India versus Australia Day 2, Nagpur diary: Old-fashioned Jadeja, a Lyon who has forgotten to hunt and Kohli’s worrying trend

Right roller, light roller
At the end of the first session on Day Two, Mark Waugh and Ravi Shastri were wondering why the pitch appeared to have eased out in the morning. Shastri felt it could be because the moisture had dried up from the pitch. Sunil Gavaskar felt it was the roller. “The roller makes a big difference. The roller Indians used levelled up the pitch in the first hour. That’s why we saw a couple of wickets in the second hour, a bit more turn and variable bounce etc”. It’s learnt that a light roller was used by the Indians in the morning before the start of play. It’s the prerogative of the batting captain to choose the roller he wants: heavy or light at the start of the play, according to the ICC’s playing conditions.

“Light roller will just disturb the top layer, especially on turners. But if you use a hard roller, it will break up the entire thing – bottom layer as well and there is a chance it will crumble. Especially the red soil, as it is in Nagpur, it can tend to crumble under the heavy roller. If the soft roller is used, it will take just the top off and the bottom stays intact,” a curator told this paper.

Jadeja, an LBW candidate
Ravindra Jadeja survived a close LBW call. On air former India wicket keeper Dinesh Karthik explained why Jadeja could be a candidate for LBW as he employs the old-fashioned technique, where the bat and pad are close to each other while defending against spinners. Though it ensures there is no gap between bat and pad, in case the ball straightens it could end up hitting the pads and bring LBW into the equation. What is helping Jadeja is that he is taking long strides. But with DRS in place, there is always a chance for the spinners.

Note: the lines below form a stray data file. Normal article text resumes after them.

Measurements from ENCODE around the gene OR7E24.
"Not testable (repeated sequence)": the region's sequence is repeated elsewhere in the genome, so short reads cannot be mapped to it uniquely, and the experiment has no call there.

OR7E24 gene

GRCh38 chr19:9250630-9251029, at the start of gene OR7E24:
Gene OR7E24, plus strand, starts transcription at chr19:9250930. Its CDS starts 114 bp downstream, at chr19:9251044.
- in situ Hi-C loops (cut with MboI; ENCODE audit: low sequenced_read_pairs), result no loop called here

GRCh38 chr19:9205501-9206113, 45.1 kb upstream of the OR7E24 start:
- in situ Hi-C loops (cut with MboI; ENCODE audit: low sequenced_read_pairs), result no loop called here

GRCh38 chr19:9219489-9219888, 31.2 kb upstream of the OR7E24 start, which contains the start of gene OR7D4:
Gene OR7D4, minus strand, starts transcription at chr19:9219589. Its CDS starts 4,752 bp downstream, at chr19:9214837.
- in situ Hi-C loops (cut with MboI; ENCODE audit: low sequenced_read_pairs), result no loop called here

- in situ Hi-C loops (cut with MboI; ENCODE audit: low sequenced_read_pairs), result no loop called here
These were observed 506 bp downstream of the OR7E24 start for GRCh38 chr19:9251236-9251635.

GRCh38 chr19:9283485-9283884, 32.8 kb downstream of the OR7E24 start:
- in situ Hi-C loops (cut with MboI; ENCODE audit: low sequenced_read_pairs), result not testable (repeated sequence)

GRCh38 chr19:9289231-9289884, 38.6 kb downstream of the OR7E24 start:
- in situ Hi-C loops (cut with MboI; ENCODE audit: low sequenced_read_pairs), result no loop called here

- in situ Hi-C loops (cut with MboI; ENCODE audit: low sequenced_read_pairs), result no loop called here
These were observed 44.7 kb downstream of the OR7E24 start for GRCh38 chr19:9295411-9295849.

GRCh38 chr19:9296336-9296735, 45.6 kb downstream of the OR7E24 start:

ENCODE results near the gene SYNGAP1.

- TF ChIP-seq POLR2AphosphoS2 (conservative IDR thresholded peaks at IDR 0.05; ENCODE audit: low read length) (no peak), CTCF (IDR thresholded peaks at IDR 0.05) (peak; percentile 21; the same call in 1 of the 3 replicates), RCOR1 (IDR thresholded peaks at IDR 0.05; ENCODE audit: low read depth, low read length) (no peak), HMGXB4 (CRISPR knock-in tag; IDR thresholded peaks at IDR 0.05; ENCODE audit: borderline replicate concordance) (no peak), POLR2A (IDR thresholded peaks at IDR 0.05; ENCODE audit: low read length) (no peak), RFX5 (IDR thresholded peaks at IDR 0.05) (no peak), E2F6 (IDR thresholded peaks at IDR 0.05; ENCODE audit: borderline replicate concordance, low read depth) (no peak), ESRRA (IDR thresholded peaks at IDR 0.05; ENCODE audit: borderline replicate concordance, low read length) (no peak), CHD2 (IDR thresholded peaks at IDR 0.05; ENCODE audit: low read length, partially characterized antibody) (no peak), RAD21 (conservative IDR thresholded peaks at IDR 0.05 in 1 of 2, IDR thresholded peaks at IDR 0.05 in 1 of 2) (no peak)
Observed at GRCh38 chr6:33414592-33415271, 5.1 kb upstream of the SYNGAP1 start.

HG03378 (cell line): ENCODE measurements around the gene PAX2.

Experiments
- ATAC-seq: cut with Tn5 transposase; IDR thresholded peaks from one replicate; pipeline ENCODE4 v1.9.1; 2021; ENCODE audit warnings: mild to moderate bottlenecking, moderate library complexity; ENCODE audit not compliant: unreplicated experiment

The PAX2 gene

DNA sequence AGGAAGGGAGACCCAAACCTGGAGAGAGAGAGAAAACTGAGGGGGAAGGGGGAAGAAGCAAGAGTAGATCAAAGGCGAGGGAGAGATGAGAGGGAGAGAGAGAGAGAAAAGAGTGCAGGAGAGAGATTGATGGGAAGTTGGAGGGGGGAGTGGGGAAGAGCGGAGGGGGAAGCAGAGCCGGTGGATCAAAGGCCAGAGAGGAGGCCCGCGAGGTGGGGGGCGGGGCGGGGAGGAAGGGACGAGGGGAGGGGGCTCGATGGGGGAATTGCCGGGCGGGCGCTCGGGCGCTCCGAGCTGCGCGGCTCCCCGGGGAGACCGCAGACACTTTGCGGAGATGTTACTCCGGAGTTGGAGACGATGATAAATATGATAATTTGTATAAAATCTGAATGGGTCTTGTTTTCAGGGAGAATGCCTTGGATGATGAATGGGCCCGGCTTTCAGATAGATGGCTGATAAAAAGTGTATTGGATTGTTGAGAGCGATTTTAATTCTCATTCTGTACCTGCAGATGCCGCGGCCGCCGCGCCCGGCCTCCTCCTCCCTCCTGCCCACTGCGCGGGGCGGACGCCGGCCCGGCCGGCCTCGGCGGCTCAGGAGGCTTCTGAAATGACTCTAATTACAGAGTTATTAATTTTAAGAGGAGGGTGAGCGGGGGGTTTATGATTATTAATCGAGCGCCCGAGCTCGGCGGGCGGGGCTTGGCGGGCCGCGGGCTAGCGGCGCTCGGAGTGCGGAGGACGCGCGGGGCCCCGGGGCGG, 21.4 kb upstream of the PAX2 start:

Debutants have Kohli’s number?
Virat Kohli getting out to a bowler making his Test debut is a script we have seen playing out far too often. Since Kohli’s debut in 2011, 24 opposition players on their debut have bowled against India in matches involving him and nine of them dismissed him, Todd Murphy of Australia being the latest. The others are: Marco Jansen (South Africa) in Centurion 2021, Kyle Jamieson (New Zealand) in Wellington 2020, Senuran Muthusamy (South Africa) in Visakhapatnam 2019, Lungi Ngidi (South Africa) in Centurion 2018, Alzarri Joseph (West Indies) in Gros Islet 2016, Kagiso Rabada (South Africa) in Mohali 2015, Josh Hazlewood ( Australia) in Brisbane 2014 and Glenn Maxwell (Australia) in Hyderabad 2013. We don’t know whether Australia were aware of Kohli’s ‘weakness’ against debutants when they preferred him over Ashton Agar.

Healy was wrong about Murphy
Toddy Murphy, the debutant off-spinner had played just seven First-Class games, but didn’t have a five-wicket haul. But that changed when he completed a fifer in his debut Test for Australia, a haul which includes the prized scalps of KL Rahul, Virat Kohli, Cheteshwar Pujara, R Ashwin and fellow debutant KS Bharat. It was just yesterday that former gloveman Ian Healy was talking about how picking the young spinner for the first Test was a bad move. “In my eyes, probably not the right selection call,” Healy said. “I think he can bowl extremely well and he’s right in the shadow of Nathan Lyon whenever he’s needed, but for me, we’ve left on the bench our most experienced spinners in Ashton Agar and Mitch Swepson. If we’re not going to use them they might as well pack their Baggy Greens away. I think we needed more variety and more experience,” he added.

Salt in Lyon’s wounds
Steve Smith dropped a simple catch of Ravindra Jadeja in the final over of the day and off-spinner Nathan Lyon looked distraught. It would have been a much-needed breakthrough for the visitors. Nathan Lyon, Australia’s most experienced bowler, has seen better days. It looked like nothing was happening for a long time as Jadeja and Axar Patel put on a solid partnership. And then came a chance for the Australians. Smith would be hoping that it would not cost his team too much on Day 3. Lyon has now bowled over 35 overs for one wicket. He has not looked threatening at all in this first innings. In the conditions that aid spin and being the bowler with so much experience he was expected to do better.

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